I’m writing a paper that I hope to submit for the eResearch Australasia 2008 conference if I get it done in the next three days.
I’m putting the current draft of the abstract up here for comment. What do you think? It’s due on Friday, but there’s still time to change things around a bit. For those of you who are in the ICE research group, you can comment using the ICE-one server, everyone else please use the comments below.
Working title: eResearch for Word users
Abstract: This paper documents the plight of the ‘average’ modern researcher as they apply their academic writing skills in the new world of eResearch.
We might expect researchers to have mastered some of the basic generic writing tools; an office suite with a word processor, the ability to generate charts from tables of data; a reference manager that can insert citations; and tools of their discipline like statistics packages.
But the ‘ordinary’ researcher who tunes-in to the clamour about ideas and tools from a conference like eResearch Australia could be easily overwhelmed by the gap between the obvious potential and their own command of the technology they have to hand.
Nine things to which a tuned-in researcher might aspire: (a) to share data with colleagues, (b) to collaborate on semantically rich documents which include appropriate data visualizations, (c) to blog their research as it happens, (d) to annotate data and works in progress, (e) to submit to journals, (f) to deposit appropriate copies of papers into various discipline and institutional repositories, and not just in PDF format, (g) in HTML, with rich interactivity and links to their data. They might also aspire to (h) understand some of the services available to them on the World Wide Web; to become citizens of ‘Web 2.0’, but without compromising the (i) preservation of their data and their writing without accidentally infringing copyright or choosing a doomed data format.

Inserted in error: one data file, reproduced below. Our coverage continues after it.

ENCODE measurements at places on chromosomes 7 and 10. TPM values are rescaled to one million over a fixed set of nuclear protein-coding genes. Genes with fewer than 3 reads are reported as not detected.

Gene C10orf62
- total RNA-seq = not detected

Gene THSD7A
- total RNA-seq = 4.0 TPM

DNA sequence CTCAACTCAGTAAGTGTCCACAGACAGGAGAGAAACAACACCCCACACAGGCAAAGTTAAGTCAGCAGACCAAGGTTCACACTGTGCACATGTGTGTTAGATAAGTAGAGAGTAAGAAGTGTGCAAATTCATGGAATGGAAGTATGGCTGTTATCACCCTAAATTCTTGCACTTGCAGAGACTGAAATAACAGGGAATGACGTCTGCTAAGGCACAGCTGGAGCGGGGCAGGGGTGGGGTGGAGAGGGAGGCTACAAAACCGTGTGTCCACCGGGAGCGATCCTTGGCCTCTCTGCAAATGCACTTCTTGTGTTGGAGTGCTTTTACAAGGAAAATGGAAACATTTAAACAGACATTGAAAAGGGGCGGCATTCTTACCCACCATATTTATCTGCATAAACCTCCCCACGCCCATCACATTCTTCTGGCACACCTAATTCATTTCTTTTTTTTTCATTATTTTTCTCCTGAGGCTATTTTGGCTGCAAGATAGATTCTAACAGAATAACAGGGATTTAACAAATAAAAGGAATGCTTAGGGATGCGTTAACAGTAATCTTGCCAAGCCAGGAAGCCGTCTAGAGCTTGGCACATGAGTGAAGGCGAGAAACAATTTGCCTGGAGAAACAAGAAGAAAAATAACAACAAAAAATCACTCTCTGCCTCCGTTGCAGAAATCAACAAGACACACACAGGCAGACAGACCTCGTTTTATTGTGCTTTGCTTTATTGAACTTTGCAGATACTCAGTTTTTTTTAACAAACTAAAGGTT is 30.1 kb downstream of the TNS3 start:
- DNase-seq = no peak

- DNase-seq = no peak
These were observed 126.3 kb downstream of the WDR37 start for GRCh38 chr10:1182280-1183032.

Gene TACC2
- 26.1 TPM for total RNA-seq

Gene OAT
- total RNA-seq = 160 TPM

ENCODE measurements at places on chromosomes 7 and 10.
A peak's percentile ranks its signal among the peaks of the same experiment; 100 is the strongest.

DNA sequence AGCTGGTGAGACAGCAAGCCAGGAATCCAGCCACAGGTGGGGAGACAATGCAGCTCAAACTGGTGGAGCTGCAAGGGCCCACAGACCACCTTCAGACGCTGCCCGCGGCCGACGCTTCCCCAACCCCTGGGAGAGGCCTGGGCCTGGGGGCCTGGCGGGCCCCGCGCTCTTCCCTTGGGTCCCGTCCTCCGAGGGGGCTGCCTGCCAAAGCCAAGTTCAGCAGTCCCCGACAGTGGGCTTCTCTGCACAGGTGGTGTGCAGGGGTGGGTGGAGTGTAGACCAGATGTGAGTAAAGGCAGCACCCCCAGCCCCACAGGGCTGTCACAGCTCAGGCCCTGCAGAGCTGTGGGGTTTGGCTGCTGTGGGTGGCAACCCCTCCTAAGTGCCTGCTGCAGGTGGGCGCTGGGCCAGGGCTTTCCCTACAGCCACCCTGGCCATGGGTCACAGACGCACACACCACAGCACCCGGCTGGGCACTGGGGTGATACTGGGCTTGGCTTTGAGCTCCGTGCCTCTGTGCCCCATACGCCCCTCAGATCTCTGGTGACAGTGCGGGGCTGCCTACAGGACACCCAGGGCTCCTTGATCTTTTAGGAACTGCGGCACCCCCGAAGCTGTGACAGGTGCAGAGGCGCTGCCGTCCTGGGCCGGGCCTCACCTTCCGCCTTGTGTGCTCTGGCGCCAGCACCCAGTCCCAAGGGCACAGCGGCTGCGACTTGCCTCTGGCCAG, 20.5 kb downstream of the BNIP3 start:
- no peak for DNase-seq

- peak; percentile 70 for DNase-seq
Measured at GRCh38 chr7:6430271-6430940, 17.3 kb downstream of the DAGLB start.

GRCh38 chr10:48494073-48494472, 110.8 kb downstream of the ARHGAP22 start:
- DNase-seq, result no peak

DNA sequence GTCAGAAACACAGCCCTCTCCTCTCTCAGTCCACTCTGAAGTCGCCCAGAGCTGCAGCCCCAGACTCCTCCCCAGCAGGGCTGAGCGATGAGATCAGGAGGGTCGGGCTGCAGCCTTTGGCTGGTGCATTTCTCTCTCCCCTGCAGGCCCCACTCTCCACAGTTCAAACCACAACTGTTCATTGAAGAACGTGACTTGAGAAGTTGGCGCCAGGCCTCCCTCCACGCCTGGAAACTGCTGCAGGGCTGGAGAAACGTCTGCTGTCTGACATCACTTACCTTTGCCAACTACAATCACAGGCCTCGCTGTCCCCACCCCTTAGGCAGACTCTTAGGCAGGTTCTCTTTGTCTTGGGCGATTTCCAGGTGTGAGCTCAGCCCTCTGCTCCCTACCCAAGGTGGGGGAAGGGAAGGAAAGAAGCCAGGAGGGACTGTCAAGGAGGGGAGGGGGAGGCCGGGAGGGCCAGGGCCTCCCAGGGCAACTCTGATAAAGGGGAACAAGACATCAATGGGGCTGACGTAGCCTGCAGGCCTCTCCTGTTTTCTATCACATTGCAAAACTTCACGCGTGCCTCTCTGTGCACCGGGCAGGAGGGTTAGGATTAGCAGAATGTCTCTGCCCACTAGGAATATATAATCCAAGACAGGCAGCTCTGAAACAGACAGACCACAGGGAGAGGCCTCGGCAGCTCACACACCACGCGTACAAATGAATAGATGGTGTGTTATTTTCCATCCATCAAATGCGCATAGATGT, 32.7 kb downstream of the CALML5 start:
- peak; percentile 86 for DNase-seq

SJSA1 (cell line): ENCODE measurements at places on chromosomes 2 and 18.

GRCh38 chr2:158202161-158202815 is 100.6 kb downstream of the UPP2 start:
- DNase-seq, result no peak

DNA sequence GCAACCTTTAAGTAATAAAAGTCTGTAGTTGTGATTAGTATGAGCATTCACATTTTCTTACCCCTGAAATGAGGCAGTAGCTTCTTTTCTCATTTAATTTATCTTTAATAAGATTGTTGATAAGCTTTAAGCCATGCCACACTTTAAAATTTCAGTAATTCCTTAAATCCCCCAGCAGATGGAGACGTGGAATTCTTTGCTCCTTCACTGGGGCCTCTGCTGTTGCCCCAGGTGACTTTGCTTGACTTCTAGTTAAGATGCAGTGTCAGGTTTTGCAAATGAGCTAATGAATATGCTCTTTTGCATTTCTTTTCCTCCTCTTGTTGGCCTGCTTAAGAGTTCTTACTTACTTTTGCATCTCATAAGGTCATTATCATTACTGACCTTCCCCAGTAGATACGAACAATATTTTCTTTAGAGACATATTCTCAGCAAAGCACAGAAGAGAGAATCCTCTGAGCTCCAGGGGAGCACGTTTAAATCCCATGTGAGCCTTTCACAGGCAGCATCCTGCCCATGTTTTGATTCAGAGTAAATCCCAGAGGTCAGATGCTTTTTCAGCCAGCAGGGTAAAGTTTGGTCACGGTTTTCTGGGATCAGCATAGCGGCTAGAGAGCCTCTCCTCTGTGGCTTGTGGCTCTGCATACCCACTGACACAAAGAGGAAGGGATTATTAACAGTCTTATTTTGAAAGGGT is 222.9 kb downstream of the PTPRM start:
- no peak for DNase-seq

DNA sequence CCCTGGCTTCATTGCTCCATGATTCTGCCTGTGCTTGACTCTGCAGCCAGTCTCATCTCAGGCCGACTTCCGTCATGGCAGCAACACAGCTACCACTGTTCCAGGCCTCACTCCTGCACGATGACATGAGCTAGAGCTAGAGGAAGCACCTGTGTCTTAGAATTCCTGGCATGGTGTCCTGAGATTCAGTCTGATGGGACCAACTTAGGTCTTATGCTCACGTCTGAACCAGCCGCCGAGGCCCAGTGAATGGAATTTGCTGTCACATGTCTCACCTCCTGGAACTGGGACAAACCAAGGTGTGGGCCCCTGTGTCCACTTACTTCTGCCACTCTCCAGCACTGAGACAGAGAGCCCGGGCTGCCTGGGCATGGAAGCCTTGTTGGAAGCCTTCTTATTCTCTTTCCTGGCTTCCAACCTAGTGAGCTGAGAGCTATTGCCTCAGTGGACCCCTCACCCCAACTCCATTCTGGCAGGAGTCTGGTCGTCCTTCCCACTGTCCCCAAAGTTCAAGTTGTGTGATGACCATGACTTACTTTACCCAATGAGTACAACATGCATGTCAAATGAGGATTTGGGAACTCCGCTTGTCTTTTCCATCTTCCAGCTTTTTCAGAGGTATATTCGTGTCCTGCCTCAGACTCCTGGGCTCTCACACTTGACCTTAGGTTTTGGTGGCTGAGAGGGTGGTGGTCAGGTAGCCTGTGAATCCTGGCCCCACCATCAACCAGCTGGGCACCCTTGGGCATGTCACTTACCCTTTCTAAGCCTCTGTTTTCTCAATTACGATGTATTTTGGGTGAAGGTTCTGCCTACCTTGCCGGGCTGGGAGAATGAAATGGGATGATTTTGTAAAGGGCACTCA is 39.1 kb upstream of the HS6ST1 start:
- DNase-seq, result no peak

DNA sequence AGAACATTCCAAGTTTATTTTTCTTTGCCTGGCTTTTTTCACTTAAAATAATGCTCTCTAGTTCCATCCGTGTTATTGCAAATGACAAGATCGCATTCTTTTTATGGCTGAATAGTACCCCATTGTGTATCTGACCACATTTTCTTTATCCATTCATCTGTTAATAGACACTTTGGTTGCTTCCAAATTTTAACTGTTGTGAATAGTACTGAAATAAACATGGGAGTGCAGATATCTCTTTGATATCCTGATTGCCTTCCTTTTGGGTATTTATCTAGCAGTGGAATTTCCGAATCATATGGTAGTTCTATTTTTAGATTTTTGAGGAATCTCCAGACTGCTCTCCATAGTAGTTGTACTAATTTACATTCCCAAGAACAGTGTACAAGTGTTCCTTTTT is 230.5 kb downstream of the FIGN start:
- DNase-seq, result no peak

The question is how do we get there from here? The starting point is using Microsoft Word with references in EndNote emailed around a workgroup then sent to a publisher. The goal is to collaborate on a document which has embedded rich semantics, such as say, geographical data points that can be displayed on maps and overlaid with data from other sources. The document needs to be viewed on the web with interactive maps, and annotated, tagged and commented upon, as well as being distributed as a traditional paper paper and stored in the dreaded PDF file. Finally it must be automatically deposited in appropriate repositories, one of which is a publisher’s review queue.
Focussing on the writing process, this paper explores some of the aspirations listed above and suggests some practical advice for researchers and their support staff. There is a discussion at this point about the Integrated Content Environment – an academically focussed collaborative content management system, with integration into repository systems which can help with some of the aspirations of the modern eResearcher, but with a lot of work still to do. Other tools are also considered and found wanting.
The conclusion suggests some more areas for research and development, targeted both at the Australasian context but also globally, to research funding bodies. How can our researchers get there from here?